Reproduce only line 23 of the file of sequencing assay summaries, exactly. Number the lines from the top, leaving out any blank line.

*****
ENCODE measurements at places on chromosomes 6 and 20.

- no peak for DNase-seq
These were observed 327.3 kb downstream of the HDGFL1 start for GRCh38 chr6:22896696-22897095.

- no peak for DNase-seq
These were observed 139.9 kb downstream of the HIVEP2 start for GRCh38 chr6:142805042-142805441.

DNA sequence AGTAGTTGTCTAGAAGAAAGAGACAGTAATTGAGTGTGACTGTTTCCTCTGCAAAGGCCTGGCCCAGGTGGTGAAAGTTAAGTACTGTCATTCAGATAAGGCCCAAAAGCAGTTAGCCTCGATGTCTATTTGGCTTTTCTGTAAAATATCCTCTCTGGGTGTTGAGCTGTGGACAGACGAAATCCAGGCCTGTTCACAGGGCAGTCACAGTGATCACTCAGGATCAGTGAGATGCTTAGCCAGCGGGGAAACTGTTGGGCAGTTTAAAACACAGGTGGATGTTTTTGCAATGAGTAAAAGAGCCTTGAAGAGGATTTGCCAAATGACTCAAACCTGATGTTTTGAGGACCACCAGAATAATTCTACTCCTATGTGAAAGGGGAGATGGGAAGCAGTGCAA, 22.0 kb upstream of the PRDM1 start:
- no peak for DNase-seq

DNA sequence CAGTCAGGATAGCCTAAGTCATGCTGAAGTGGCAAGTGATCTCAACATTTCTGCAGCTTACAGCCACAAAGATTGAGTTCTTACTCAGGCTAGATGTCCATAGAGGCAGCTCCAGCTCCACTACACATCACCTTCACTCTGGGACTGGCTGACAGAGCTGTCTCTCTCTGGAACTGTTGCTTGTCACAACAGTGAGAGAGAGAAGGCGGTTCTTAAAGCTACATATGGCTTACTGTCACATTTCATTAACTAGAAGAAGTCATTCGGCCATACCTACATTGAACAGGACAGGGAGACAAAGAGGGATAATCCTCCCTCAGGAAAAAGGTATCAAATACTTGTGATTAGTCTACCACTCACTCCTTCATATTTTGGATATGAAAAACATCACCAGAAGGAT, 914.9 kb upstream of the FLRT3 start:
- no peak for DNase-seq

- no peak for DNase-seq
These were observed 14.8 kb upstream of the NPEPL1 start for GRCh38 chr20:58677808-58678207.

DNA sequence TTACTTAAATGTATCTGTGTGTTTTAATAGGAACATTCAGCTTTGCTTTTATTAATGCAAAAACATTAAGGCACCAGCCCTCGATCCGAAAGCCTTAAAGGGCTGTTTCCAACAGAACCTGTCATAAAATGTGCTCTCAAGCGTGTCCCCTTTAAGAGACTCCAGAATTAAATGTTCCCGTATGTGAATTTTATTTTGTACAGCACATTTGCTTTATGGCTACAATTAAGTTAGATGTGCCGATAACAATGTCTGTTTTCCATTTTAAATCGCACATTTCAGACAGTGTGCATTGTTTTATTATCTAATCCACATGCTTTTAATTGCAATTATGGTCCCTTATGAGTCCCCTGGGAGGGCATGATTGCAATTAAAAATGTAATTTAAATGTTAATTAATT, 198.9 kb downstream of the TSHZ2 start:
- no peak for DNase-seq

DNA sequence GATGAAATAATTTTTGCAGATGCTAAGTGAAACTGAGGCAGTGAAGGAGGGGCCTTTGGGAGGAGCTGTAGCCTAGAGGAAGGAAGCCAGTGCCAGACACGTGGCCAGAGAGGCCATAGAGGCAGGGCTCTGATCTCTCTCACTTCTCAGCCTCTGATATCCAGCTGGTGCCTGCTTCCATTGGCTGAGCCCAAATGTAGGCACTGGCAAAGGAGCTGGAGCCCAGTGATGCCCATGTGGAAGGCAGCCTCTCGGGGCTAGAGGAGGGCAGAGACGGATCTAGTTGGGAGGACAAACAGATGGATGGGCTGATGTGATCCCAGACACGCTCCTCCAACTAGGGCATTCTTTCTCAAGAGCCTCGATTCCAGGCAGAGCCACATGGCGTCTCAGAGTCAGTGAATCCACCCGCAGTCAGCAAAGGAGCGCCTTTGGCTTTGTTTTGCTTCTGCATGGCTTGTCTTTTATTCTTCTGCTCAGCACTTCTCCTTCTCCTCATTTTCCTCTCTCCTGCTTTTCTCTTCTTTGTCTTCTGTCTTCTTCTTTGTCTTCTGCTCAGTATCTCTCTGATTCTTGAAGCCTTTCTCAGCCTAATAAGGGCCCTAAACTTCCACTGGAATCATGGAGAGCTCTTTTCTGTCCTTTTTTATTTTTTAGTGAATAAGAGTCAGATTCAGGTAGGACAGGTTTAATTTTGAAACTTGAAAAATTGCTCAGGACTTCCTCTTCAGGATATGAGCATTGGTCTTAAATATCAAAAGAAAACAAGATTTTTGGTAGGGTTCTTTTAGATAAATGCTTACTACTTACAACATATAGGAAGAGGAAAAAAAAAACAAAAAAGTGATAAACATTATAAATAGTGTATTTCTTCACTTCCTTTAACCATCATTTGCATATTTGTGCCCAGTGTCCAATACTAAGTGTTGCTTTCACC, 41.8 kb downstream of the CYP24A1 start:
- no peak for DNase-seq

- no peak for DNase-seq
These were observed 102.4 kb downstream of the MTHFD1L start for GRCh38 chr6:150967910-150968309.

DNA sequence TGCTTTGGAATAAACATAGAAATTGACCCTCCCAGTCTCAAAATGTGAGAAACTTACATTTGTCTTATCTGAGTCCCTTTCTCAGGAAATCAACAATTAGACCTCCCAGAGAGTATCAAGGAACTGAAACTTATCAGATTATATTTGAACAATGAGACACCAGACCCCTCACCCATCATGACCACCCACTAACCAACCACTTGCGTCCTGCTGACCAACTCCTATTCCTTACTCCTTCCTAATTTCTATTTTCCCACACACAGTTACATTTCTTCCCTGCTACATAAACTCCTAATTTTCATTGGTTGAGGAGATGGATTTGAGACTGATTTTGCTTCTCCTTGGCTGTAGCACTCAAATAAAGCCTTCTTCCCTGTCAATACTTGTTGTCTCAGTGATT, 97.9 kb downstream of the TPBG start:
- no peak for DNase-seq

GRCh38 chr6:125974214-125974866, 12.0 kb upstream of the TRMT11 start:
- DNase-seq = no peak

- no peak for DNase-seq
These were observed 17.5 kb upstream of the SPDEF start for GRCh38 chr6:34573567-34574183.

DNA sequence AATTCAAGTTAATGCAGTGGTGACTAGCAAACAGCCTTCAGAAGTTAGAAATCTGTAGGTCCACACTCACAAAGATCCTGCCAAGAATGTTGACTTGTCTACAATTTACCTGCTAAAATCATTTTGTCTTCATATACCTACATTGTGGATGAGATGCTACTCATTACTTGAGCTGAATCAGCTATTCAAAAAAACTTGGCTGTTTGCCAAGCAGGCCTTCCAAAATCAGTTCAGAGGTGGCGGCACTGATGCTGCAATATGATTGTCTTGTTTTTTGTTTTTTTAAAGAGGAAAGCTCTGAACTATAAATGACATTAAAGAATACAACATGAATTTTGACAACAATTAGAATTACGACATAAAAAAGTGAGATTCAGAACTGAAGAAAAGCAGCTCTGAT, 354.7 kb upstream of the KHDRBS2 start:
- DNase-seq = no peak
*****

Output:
These were observed 17.5 kb upstream of the SPDEF start for GRCh38 chr6:34573567-34574183.